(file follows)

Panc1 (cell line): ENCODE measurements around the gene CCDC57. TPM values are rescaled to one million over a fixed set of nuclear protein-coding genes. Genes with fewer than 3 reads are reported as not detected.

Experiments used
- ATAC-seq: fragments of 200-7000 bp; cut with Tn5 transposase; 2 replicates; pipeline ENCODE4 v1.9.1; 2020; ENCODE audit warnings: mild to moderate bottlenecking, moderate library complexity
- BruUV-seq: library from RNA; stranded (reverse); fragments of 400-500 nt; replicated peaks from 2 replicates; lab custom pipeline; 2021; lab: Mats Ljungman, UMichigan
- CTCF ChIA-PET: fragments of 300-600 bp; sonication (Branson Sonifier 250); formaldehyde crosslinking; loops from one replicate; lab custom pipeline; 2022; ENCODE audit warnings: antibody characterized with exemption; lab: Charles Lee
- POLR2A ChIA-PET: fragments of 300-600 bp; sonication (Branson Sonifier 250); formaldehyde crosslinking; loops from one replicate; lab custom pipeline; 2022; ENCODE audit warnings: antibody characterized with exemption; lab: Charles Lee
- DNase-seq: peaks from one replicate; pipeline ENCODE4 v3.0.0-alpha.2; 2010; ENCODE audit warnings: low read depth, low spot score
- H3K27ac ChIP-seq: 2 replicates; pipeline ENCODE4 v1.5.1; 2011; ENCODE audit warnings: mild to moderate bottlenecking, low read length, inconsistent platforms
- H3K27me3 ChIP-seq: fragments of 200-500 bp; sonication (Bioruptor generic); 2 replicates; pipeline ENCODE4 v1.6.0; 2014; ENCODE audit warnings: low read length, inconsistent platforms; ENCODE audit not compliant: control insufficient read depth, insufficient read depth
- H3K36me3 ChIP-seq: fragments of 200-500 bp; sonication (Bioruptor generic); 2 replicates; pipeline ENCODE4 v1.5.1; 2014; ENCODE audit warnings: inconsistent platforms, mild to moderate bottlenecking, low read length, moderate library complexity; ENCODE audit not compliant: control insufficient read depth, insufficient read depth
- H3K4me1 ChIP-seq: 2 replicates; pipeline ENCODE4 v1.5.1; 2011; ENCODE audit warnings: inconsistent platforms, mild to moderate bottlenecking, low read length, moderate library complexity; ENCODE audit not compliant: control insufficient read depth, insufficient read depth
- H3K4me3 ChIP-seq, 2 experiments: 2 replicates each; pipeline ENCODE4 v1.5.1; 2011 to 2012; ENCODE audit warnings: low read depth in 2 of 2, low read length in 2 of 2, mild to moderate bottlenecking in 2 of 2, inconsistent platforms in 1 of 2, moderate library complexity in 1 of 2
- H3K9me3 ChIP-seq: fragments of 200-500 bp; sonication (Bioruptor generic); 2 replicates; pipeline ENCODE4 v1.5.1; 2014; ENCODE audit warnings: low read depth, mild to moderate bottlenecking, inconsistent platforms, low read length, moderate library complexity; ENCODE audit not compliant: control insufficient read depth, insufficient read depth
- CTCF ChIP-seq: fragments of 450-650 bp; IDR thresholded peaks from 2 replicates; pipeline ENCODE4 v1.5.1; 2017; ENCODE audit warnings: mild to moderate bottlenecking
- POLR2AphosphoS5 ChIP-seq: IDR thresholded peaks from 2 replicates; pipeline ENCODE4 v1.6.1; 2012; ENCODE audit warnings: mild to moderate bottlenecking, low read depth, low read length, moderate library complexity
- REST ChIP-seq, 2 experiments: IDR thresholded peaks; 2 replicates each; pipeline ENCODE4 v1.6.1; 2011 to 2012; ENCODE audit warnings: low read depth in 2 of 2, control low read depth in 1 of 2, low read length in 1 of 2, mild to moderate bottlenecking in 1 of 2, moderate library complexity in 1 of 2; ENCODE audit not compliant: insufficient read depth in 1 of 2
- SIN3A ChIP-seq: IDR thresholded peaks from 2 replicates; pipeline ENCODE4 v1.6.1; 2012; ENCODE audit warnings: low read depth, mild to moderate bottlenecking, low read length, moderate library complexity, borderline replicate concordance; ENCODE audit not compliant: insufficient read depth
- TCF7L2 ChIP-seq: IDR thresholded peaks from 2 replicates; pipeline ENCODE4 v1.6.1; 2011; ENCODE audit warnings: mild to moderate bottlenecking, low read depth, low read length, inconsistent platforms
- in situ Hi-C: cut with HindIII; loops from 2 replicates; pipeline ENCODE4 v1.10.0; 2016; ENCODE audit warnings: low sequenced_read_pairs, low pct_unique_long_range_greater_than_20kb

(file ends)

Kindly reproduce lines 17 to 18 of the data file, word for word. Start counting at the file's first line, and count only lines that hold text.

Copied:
- SIN3A ChIP-seq: IDR thresholded peaks from 2 replicates; pipeline ENCODE4 v1.6.1; 2012; ENCODE audit warnings: low read depth, mild to moderate bottlenecking, low read length, moderate library complexity, borderline replicate concordance; ENCODE audit not compliant: insufficient read depth
- TCF7L2 ChIP-seq: IDR thresholded peaks from 2 replicates; pipeline ENCODE4 v1.6.1; 2011; ENCODE audit warnings: mild to moderate bottlenecking, low read depth, low read length, inconsistent platforms